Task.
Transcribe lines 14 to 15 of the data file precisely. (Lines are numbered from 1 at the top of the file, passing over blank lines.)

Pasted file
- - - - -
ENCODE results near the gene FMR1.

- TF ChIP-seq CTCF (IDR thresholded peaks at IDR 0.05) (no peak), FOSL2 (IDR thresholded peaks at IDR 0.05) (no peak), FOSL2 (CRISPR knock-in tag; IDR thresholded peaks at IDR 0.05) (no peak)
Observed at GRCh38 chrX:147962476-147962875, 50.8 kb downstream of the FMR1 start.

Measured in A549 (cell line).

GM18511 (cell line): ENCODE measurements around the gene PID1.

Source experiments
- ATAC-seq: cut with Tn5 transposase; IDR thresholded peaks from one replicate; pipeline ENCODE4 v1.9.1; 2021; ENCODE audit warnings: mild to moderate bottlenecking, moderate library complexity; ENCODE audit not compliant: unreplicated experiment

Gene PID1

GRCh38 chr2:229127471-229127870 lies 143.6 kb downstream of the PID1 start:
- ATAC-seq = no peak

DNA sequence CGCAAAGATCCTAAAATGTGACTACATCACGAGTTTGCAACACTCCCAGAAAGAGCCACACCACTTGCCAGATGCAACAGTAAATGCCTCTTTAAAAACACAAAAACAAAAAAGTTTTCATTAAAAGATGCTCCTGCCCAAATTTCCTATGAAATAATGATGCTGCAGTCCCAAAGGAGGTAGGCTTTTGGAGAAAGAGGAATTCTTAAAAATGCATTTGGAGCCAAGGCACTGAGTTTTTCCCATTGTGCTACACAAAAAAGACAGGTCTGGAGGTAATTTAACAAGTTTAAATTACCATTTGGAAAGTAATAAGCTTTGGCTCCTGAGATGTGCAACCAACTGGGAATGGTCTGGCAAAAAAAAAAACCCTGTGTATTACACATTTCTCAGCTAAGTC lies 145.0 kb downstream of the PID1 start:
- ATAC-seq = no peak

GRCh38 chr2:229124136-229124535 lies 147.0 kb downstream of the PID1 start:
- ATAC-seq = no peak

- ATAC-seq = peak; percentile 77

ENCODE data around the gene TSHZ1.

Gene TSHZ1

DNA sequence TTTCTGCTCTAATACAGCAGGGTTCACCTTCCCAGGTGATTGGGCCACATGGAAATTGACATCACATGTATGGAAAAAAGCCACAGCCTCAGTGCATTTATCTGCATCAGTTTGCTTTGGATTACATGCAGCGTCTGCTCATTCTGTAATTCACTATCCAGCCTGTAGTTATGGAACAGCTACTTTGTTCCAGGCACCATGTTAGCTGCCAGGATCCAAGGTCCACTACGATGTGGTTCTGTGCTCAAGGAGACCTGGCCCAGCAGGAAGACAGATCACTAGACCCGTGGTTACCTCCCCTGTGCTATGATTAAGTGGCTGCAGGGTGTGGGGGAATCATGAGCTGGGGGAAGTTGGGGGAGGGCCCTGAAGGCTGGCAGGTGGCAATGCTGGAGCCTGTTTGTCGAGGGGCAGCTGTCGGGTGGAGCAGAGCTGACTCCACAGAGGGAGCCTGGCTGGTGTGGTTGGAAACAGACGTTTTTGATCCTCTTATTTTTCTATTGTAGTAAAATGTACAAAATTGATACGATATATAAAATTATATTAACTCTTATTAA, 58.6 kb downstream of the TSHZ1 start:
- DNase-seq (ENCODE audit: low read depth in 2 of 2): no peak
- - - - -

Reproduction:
- ATAC-seq = no peak

- ATAC-seq = peak; percentile 77